Deathmatch 2015 Quarterfinals Round 2


Round 1

Deathmatch Moderator

Alison Lang PhotoAlison Lang was a teenage werewolf who grew up to be the editor of Broken Pencil Magazine. She also writes about horror stuff for Rue Morgue, music stuff for Exclaim! and book stuff for the Quill & Quire. In her downtime she writes crappy dystopic fiction and sings in a cowpunk band.






Step One: Read the stories.
Step Two: Vote for your favourite. Repeatedly. You can vote once every hour.
Step Three: Sound off in the comments.
Step Four: Blog, tweet, tell all your friends – help your favourite author win!
Step Five: Repeat until an Ultimate Winner is declared and all others lie bleeding in the dust.

Click here for Deathmatch rules and regulations and for links to all the people and presses that have generously donated awesome prizes for our winner and runners-up. VOTE AND COMMENT BELOW! By commenting you agree to be signed up for Broken Pencil’s newsletter. You can unsubscribe at any time.

Chicken and Bits

By Aerin Fogel

I had a sister right up until I was 32, when she publicly disowned me on The Tonight Show with flared nostrils. Her band, The Baby BooBoos, was on the show: a four-girl effort combining the disturbance of Phil Spector with the paranoia of Robert Fripp. It worked because you couldn’t really hear how bad they were. Growing up, our cat was named Jay Leno because of his chin.

Read on...

The Bombay Blossom

By Scott MacAulay

A table at the Bombay Blossom on a Friday required a reservation, so Mickey phoned early in the week. The woman who took his reservation was disappointed it was for one.

“So, you’d like a table for one on a Friday night at 8pm. Am I right?” Her tone was accusatory.

Read on...

57 Responses to “Deathmatch 2015 Quarterfinals Round 2”

  1. Husky Voiced Angel says:

    I embrace the total weirdness of the narrator in Chicken and Bits and loved that about this story SO MUCH. But The Bombay Blossom stays with me longer. Everything about it hits the right note, from the dialogue to the little observations (like how Johnny sounds truly sad about the narrator’s mother). It was sad and touching, and utterly believable. So BB gets my vote.

    Well that was satisfying. Good job authors, I needed those rising story arcs in my life tonight…. ughhhhhhhhhh YEAH

  2. Alison Lang (Moderator) ( User Karma: 12 ) says:

    So it’s the final afternoon of Round 2….it was a great, dare I say CLASSY round. Aerin and Scott are pretty close, within 100 votes of each other with Aerin leading. Wondering if the gap will close before midnight? Keep poking and nudging your pals to vote, and best of luck to our two talented competitors as we edge towards the end. Your stories are both excellent and I’m looking forward to see which one of you moves ahead to the finals. Godspeed!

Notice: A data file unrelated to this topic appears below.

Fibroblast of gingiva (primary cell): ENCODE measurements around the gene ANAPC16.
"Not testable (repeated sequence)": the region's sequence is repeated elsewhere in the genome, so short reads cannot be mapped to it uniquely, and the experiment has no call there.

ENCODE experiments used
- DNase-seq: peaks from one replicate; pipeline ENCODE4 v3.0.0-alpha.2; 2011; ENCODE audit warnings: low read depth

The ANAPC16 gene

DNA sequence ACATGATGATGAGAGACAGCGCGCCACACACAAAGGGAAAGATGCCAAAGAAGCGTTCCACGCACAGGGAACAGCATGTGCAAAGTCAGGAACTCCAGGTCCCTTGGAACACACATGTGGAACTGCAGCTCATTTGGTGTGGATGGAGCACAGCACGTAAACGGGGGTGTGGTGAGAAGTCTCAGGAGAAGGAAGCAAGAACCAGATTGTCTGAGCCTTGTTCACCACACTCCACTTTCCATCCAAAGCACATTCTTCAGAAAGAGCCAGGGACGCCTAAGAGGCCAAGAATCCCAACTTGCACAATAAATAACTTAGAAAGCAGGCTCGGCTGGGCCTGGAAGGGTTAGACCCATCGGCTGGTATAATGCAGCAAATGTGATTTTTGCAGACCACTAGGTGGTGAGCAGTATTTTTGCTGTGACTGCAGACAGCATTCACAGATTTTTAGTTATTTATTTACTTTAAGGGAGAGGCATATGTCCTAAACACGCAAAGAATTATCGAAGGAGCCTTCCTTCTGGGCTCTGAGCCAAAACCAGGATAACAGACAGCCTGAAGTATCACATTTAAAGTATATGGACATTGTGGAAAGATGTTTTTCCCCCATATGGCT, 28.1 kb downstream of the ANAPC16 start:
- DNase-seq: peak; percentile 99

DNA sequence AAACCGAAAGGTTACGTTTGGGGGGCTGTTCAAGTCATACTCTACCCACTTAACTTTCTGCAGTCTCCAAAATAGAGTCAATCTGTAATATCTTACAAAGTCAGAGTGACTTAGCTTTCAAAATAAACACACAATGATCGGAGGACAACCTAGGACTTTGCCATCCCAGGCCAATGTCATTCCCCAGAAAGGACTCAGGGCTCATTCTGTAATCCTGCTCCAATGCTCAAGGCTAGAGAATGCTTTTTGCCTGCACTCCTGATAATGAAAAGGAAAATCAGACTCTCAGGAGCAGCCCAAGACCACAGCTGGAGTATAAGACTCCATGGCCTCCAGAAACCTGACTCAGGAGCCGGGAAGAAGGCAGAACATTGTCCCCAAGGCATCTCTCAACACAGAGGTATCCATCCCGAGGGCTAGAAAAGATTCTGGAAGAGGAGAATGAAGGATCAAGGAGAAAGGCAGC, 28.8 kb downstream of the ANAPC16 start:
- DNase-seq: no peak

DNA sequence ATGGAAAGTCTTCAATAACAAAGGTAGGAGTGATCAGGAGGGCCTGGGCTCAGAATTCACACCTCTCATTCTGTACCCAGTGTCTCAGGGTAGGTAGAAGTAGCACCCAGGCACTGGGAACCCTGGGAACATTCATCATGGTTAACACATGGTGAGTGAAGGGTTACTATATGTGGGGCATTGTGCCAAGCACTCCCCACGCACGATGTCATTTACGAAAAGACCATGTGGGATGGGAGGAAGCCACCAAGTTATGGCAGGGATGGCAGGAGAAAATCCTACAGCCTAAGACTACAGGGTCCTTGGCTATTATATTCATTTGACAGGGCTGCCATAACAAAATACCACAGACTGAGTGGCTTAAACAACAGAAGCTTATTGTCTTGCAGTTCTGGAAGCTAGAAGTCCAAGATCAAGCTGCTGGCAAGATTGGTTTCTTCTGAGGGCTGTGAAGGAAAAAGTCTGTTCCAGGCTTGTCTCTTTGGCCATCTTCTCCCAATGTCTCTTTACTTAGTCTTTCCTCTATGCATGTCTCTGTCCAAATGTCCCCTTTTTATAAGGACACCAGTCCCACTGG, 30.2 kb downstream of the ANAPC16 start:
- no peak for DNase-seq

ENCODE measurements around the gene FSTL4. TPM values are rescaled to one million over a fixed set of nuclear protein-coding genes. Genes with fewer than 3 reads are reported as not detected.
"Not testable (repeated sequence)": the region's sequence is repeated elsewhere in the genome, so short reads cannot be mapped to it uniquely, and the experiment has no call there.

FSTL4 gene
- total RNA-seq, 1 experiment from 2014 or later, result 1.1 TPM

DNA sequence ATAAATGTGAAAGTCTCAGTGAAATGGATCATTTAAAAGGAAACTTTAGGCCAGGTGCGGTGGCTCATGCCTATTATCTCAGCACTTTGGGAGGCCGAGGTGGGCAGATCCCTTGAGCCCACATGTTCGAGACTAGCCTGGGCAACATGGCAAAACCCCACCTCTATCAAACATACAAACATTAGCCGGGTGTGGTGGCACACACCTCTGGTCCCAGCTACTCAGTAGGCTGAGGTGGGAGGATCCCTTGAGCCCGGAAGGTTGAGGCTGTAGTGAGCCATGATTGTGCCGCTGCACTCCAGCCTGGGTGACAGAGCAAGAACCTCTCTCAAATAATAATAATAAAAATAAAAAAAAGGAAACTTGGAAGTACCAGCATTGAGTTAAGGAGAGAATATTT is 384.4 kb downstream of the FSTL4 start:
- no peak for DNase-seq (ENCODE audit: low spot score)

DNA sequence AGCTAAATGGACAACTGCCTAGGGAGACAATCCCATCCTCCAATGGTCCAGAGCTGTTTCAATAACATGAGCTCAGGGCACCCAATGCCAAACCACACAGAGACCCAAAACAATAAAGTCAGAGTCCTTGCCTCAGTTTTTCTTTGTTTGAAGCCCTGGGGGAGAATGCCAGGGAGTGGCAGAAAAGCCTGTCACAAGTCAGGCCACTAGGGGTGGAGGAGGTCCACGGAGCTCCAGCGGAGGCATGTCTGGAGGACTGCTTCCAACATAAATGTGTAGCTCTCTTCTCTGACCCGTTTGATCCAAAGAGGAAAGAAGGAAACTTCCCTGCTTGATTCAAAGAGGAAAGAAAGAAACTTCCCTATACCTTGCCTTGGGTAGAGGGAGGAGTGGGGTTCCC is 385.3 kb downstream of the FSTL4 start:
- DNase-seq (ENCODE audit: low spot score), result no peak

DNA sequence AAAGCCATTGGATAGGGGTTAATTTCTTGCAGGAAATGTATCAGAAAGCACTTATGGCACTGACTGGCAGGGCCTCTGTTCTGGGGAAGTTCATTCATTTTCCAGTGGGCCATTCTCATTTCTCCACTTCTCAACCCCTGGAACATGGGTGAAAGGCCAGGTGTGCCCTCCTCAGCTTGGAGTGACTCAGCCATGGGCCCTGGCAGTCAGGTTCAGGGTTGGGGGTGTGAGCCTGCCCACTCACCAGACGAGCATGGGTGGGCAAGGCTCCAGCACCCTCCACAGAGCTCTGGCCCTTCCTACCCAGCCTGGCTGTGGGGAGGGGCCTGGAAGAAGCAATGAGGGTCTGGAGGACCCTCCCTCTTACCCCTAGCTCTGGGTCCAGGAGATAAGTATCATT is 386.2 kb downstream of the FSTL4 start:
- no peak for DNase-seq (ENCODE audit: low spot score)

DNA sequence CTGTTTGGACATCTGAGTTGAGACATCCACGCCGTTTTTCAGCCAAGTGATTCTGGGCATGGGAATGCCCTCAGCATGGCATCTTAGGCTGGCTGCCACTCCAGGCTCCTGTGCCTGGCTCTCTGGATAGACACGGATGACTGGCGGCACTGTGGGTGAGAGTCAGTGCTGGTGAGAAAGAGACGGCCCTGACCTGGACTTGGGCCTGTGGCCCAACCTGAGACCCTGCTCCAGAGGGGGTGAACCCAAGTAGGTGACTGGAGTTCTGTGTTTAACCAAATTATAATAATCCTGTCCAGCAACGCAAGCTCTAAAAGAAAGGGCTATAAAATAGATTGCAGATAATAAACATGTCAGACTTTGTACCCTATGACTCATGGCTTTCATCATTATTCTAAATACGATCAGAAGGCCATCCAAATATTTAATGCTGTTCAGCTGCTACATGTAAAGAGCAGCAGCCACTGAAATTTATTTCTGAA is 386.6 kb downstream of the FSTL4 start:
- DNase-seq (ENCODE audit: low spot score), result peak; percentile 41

3. Laraine says:

    Scott, I am sitting at home with The Citizen I open to a picture of a woman in a little dress perfect for that winter get away. The price tag is $6,995 . Tomorrow I will go to church on Somerset St. where the reality of your story will be so obvious and I will wonder, how many nice meals would that amount of money buy for people who can only dream of such a treat? Great story!

  4. Jackie says:

    Hey, Scott!

    I´m anthropologist living in South America and found your story so compelling! Then I noticed you are a sociologist… LOL

    Some people like it postmodern-is-not-for-all, others prefer the right to have a good dinner alone on a Friday night. I belong to this species, and my vote is for you!

    Good luck,


  5. Sean V says:

    Do html tags work in here? Also, I’m still thinking about the dissimilar styles of both stories, not in terms of which style is more compelling or effective, but of how both styles seem to speak to authorial intentions. Perhaps one way to questionify this notion would be to ask whether or not the authors are concerned with readers getting THE “purpose” or “message” of their stories. I.E. would either writer care if a reader was to misread the “meaning” of the story, such as believing that “The Bombay Blossom” is about the inherent immorality of “low class” people, or that “Chickens and Bits” is about the self-inflicted woes of a member of the flippant and egocentric Y generation…

    • Aerin Fogel says:

      i like this question. i used to think about it a lot when i was a young and hopeful philosophy major. ultimately i think a story is not about one person handing The Truth to another. more, it is like a bridge. it is what connects one person’s perspective with another. i punch this story out through my unique viewing lens, and the reader views it through their unique lens. so instead of there being a right or wrong read to the story, each person breathes their own life into it. i hope there is meaning in there that i never considered or intended. i hope it is a bridge. i hope it is a chalkboard where everyone can hack at their own ideas. and ultimately i hope to challenge some of those ideas and ideals with the story, and have some of my own challenged through the response of the readers.

  6. Jonathan Valelly ( User Karma: 81 ) says:

    You have eaten
    the onion crackers
    that were in
    the office

    and I
    wasn’t really
    saving them
    for anything

    I forgive you.
    They must have been delicious
    so dry
    and so salty

  7. Alison Lang (Moderator) ( User Karma: 12 ) says:

    I can attest that Jonathan does eat beef jerky sometimes. I am also snacking on onion crackers he left in the office yesterday (thanks Jonathan!)